Dealing with CFPB growing pains
Kate Larson, Regulatory Counsel, Consumer Bankers Association
2015 will solidify what the leading banks already know: Compliance is key. With the Consumer Financial Protection Bureau paving the way, banking regulators are expected continue to seek out the CFPB-designated Four Ds: deceptive marketing, debt traps, dead ends, and discrimination. Given this focus, banks must ensure they (and their vendors) comply with regulations. Also, given the ever-present retailer data breaches, lawmakers will likely explore how to strengthen protections in the payment system, which may include a focus on mobile banking and emerging technologies.
Since Dodd-Frank, there is never a dull moment in the office. The CFPB is very much still in its adolescence and, as with any teenager, it is figuring out its role. Much of our time is spent trying to anticipate what product or service the CFPB will concentrate on next. Over the past couple months, we have been focused specifically on their complaint database proposal, Home Mortgage Database (HMDA) proposed rule, overdraft studies, and prepaid proposal.
We expect the CFPB to tackle overdraft, debt collection, payday lending, and arbitration in the first half of next year, and finalize the HMDA rule during the summer. In 2015, vendor management is going to be the name of the game. From data breaches to system implementation, to fair lending, all eyes are going to be on the vendors.
TILA/RESPA integrated disclosure implementation is going to be a headache in 2015. Despite their diligent efforts, many of our members are concerned their systems will not be ready by the August 2015 deadline because of the limited number of vendors in the market. We have voiced these concerns to CFPB Director Cordray, who said he is looking into the issue.
Once TILA/RESPA systems are installed, work will almost immediately need to begin on HMDA implementation. The magnitude of these changes is yet to be seen, but the addition of commercial loans and/or HELOCs will create an immense strain on the industry. This is not even mentioning the Dodd-Frank-mandated small business data collection process that is slated to begin the end of 2015. Last year, we sent the CFPB a whitepaper explaining the impact on the industry, and are actively engaging with the Bureau as they begin the rulemaking process.
Banks should try to stay one step ahead of deadlines and plan for regulatory changes before they occur. Although the August 2015 deadline seemed far off when the final TILA/ RESPA rule was released, implementation takes longer than expected and complications are bound to arise. This is why strong compliance departments are critical -- only then can banks stay ahead of the game and avoid last-minute stress.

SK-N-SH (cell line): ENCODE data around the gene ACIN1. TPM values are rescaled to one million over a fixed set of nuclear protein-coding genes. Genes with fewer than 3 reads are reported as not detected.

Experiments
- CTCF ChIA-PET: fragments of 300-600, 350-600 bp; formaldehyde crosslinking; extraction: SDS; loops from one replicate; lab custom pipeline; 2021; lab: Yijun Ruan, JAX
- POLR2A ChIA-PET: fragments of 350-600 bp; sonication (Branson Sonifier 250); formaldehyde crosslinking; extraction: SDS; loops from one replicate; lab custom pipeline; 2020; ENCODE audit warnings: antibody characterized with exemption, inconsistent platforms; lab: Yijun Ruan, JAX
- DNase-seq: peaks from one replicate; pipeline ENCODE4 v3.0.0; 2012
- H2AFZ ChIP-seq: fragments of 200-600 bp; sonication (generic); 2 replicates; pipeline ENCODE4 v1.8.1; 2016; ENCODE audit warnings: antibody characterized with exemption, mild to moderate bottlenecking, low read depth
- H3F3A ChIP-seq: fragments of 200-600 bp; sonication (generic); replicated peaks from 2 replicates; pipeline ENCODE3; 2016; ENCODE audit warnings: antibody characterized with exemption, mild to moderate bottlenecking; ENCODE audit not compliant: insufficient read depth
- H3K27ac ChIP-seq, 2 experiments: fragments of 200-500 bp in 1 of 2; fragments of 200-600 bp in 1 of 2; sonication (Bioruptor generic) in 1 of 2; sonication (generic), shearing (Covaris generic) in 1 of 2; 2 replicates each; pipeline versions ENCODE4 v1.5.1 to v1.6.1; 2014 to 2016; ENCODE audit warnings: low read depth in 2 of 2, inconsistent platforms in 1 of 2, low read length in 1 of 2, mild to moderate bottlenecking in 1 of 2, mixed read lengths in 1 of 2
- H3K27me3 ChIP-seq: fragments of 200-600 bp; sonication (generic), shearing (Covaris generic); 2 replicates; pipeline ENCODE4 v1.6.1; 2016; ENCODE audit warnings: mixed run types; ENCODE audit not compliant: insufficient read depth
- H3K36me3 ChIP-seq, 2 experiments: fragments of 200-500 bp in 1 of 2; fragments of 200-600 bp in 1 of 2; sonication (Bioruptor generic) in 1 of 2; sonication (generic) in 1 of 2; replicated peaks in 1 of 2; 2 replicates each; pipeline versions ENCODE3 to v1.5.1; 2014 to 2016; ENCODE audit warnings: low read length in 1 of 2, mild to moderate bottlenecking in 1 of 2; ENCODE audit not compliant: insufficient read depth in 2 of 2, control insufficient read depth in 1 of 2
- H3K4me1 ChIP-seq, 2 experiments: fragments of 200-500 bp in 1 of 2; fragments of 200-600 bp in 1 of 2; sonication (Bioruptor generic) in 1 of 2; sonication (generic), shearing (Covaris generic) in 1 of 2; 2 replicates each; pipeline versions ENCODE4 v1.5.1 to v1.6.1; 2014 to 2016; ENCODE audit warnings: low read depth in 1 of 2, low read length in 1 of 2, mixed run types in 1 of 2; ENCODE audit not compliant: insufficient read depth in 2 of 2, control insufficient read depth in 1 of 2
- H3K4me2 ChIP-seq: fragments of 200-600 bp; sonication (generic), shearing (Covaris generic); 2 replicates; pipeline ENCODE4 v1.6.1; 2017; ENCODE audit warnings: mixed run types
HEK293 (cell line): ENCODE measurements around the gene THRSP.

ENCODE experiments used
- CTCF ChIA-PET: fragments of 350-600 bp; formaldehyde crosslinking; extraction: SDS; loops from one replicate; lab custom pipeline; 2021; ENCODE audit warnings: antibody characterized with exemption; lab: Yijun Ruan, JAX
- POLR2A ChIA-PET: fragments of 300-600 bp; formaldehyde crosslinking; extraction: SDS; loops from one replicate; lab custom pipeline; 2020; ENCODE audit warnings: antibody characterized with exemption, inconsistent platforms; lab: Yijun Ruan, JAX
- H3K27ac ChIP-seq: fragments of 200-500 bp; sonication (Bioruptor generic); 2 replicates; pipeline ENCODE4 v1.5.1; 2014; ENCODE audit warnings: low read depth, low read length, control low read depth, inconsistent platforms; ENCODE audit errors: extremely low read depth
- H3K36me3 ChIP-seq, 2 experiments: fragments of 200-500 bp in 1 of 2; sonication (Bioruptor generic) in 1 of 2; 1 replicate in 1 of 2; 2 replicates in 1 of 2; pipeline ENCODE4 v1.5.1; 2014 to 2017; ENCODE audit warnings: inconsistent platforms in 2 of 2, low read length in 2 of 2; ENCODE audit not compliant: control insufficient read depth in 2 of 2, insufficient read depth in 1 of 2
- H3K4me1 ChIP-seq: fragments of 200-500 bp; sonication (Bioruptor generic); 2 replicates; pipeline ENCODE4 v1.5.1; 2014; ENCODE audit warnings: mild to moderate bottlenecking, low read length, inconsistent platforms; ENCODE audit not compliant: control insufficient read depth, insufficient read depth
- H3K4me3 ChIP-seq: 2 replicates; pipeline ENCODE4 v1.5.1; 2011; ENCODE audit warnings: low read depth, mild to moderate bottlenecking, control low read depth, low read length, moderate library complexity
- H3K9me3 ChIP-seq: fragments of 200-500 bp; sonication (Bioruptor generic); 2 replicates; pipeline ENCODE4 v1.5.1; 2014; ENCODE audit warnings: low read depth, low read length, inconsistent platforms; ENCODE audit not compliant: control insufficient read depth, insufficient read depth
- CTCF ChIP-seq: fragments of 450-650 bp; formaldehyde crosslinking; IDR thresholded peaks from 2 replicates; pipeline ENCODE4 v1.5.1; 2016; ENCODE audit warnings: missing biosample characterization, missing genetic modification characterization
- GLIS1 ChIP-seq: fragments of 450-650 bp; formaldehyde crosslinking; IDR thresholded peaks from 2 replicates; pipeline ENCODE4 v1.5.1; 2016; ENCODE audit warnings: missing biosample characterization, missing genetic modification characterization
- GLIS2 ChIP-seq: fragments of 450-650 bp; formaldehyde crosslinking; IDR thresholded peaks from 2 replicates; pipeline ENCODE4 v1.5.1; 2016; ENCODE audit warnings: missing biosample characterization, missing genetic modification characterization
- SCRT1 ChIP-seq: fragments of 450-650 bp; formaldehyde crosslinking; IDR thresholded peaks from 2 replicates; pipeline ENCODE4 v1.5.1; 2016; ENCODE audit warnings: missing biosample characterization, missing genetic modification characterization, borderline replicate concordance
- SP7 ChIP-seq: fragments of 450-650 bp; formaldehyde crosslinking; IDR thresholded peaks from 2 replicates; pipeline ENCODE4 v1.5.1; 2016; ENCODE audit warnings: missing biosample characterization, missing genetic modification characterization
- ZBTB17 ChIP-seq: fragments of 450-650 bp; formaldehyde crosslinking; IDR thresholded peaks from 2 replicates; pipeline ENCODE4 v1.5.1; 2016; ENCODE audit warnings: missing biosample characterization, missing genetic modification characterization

Data: Common currency of the regulatory reform agenda
David Wright, Managing Director, Banking & Securities Regulatory Practice, Deloitte & Touche LLP
For financial institutions, 2015 promises to be yet another challenging year of ongoing financial reform implementation. Rather than facing new items on the regulatory agenda, institutions will focus on the continued build-out of the IT and risk-management infrastructure needed to meet the heightened expectations surrounding capital, liquidity, resolution plans, and compliance. At the same time, regulators will be placing even greater emphasis on improved governance that has adequate checks and balances and that reinforces an ethical and compliant culture. Institutions will also be expected to continue to upgrade their cyber security infrastructure and ensure that their financial reporting is accurate and true.
As financial reform efforts more fully mature, institutions are recognizing that the quick fixes and ad hoc approaches in the early years of reform implementation are in need of rationalization and automation for them to be sustainable on a business-as-usual basis. As regulators push for attestations on accurate and true reporting of regulatory reports and stress-test results, for example, institutions are recognizing that reducing the amount of manual processes and other areas prone to human error can save costs and improve accuracy and reliability over the long run.
Indeed, the common currency of the vast majority of the regulatory reform agenda is the availability and delivery of accurate data. For example, high-quality granular data is needed to deliver daily liquidity information and analytical reports that cover all of a firm's legal entities for both internal and regulatory purposes. The appropriate data feeds, often at the transaction level, are needed for the flexibility of aggregating credit risk exposures across the firm in myriad ways for the consumption of corporate risk, the board's risk committee, and regulatory bodies. Clearly, data and the related analytics are the essential ingredients to risk management and broader governance of 21st century financial institutions.
As firms enter the latter phase of reform implementation, they should reflect on whether their IT infrastructure and their data governance process are sufficiently robust to address the ever-escalating demands of risk professionals and the firm's regulators. Ultimately firms will need to shift their focus from just getting through the next 12 months to investing in infrastructure that can get them though the next five to ten years in a more sustainable, cost-effective, and reliable way.
There’s a huge price for non-compliance
Edward Kramer, Executive Vice President of Regulatory Affairs, Wolters Kluwer Financial Services
Implementing the new Truth-in-Lending Act and Real Estate Settlement Procedures Act (TILA-RESPA) integrated disclosure requirements that take effect August 1, 2015, represents one of the major compliance challenges for banks. The new rules extend far beyond mere cosmetic changes to two loan disclosure documents -- and at 1,888 pages, present unprecedented changes that will impact banks’ entire mortgage operations, including business processes, technology, policies and procedures, vendor relationships, employee readiness, and customer service. Failure to comply could result in significant fines and penalties costing thousands of dollars each day, as well as regulatory and reputational risks.